A few days ago, former Air Combat Command leader Mike Loh, who now consults for Pratt & Whitney, wrote an op-ed for the Fort Worth Star-Telegram advocating the cancellation of the F136 alternate engine for the JSF. That inspired a response to Ares from Desert Storm air commander Gen. Chuck Horner, consulting for rival General Electric. Some of Horner’s comments:
I have a personal reason to argue for competing F-35 engines. I was the Wing Commander at Luke AFB in 1979, and we flew F100-powered F-15 aircraft. There was no second engine source at that time. Due to engine design flaws and a lack of spare parts, I had 103 engines stored in a warehouse awaiting parts and a total of 35 holes in aircraft parked on the ramp without engines. Flying our daily schedule was a struggle, with our maintenance folks having to work overtime due to the inexcusable lack of serviceable engines. Also, one of the fixes was to reduce thrust to reduce heat stress on the engines, which reduced F-15 performance - another inexcusable action if we sent those jets into combat. I know firsthand why we needed the so-called Great Engine War that led to the F100/F110 engine competition that served the Air Force and the taxpayers so well.
Neither P&W nor the GE-Rolls-Royce team can assure us that they will not encounter problems with their engines. To have two competing engines for the same aircraft is merely prudent. This was the case recently with the Royal Saudi Air Force.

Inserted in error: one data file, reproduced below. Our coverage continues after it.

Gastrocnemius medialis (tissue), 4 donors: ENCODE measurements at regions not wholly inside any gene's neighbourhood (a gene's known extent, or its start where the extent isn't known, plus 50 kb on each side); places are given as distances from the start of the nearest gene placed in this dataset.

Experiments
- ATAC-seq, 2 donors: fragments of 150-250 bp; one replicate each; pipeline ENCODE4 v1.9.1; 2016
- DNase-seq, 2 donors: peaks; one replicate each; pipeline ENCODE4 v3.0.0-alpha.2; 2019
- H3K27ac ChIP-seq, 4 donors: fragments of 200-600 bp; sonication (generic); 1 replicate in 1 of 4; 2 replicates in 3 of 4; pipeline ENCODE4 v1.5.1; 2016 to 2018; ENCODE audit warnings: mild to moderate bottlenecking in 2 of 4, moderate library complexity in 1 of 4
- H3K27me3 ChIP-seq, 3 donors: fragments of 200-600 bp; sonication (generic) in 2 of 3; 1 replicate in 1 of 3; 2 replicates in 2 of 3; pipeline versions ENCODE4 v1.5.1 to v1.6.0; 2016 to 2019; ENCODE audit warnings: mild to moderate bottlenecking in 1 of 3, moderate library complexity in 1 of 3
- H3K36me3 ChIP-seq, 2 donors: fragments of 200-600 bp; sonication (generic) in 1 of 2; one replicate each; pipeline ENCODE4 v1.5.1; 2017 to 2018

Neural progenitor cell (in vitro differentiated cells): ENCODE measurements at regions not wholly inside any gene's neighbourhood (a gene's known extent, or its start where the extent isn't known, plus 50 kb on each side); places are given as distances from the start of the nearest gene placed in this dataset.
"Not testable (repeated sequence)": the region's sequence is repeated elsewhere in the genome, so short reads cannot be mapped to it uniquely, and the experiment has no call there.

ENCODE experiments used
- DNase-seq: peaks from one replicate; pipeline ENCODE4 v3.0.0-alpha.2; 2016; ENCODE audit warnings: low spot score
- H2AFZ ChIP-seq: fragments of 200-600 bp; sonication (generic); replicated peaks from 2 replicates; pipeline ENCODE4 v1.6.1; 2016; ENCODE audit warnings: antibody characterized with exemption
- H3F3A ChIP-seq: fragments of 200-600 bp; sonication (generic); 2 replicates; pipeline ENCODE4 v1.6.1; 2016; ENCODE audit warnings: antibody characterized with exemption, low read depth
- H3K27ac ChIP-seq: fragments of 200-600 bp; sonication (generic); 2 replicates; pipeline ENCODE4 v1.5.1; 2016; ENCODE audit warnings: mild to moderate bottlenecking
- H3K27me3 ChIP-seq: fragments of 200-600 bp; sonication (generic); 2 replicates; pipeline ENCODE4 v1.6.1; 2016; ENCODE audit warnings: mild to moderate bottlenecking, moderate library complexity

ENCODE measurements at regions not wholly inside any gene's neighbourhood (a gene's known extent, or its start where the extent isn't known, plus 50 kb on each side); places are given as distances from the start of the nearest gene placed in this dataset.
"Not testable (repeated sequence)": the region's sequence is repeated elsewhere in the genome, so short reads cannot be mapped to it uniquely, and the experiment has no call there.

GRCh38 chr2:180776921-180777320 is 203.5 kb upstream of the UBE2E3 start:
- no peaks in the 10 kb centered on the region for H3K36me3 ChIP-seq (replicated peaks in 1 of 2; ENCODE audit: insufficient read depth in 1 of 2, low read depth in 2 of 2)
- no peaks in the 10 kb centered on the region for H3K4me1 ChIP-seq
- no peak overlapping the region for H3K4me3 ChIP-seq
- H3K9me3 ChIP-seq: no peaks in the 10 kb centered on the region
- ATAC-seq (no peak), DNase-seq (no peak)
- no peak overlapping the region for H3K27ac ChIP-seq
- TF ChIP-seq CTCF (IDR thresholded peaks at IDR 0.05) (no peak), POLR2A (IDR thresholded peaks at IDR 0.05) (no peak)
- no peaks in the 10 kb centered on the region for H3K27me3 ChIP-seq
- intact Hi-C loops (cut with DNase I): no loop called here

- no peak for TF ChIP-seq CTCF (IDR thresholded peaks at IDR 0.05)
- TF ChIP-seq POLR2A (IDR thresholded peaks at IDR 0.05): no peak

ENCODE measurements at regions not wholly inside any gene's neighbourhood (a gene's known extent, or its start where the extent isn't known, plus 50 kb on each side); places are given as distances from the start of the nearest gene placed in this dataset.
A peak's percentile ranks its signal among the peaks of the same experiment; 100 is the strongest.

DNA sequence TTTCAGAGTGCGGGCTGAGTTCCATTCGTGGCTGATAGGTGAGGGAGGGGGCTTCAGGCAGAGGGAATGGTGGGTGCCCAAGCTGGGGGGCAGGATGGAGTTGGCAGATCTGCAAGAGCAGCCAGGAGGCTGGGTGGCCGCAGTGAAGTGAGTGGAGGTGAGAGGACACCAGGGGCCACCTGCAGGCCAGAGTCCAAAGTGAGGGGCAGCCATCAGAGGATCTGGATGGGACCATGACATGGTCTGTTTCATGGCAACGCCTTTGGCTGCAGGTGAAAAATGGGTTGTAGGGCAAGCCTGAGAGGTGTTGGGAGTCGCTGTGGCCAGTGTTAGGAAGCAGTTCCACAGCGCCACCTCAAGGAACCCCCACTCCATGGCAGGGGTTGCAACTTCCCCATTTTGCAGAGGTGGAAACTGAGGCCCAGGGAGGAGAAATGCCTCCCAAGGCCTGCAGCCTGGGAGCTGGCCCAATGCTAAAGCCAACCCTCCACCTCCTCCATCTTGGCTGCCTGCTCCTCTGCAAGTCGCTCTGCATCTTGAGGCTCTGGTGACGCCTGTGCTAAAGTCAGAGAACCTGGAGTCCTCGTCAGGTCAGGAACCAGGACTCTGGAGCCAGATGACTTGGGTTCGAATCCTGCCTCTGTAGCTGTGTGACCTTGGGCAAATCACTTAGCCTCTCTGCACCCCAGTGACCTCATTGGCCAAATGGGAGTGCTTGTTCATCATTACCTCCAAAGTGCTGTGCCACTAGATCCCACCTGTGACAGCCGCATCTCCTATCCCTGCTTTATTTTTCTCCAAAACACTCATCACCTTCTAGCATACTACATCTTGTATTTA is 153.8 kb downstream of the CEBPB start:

I was at King Khalid AFB and the RSAF commander AB took me to his engine shop. It was as well run as any I had seen before, with Saudi airmen in white uniforms and a few American tech reps there to help as needed. The F100 engines being repaired were everywhere, and there was a big table with hot section parts on display that looked like someone had taken a blow torch to them: melted metal, warped, twisted, really ugly.
The Saudi major-general asked what I could do. His pleas to P&W had fallen on deaf ears as they were telling others that it was a Saudi maintenance problem. The USAF training team consisted of aircrews, and they had told him the depot was the place to make his case. I told him to talk to GE since that engine was now qualified for the F-15, which was not the case when they bought their jets.
It turned out that the F100-PW-229s were ingesting the fine sand in the air and it melted going through the hot section. When the engine cooled, the molten sand solidified into glass on the thermal barrier coatings in the hot section, and eroded the coating, not unlike what ice does to concrete surfaces. The F110-GE-129 does not use this coating and most of the sand is routed away from the hot section.
When P&W heard the RSAF was looking at the GE engine they sent former defense secretary Bill Cohen and retired Gen. Joe Ralston (Joe works for the Cohen group) over to Riyadh. They met with Prince Khaled, deputy minister of defense and aviation (his dad is the Minister and also the Crown Prince, and Khaled was Schwarzkopf's counterpart in 1990-91) and told him the solution was to reduce the thrust a bit and have a cooler running engine. I have been told Prince Khaled replied: "I did not buy the F-15 to have it fly like a F-5."
The RSAF changed all of its F100s over to F110-GE-129s. P&W bought the used engines rather than have GE dump them on the market. The whole deal will be paid for in less than ten years (the number six years sticks in my mind but I am not sure) due to the decreased need to replace modules and hot section parts and to borescope the engines.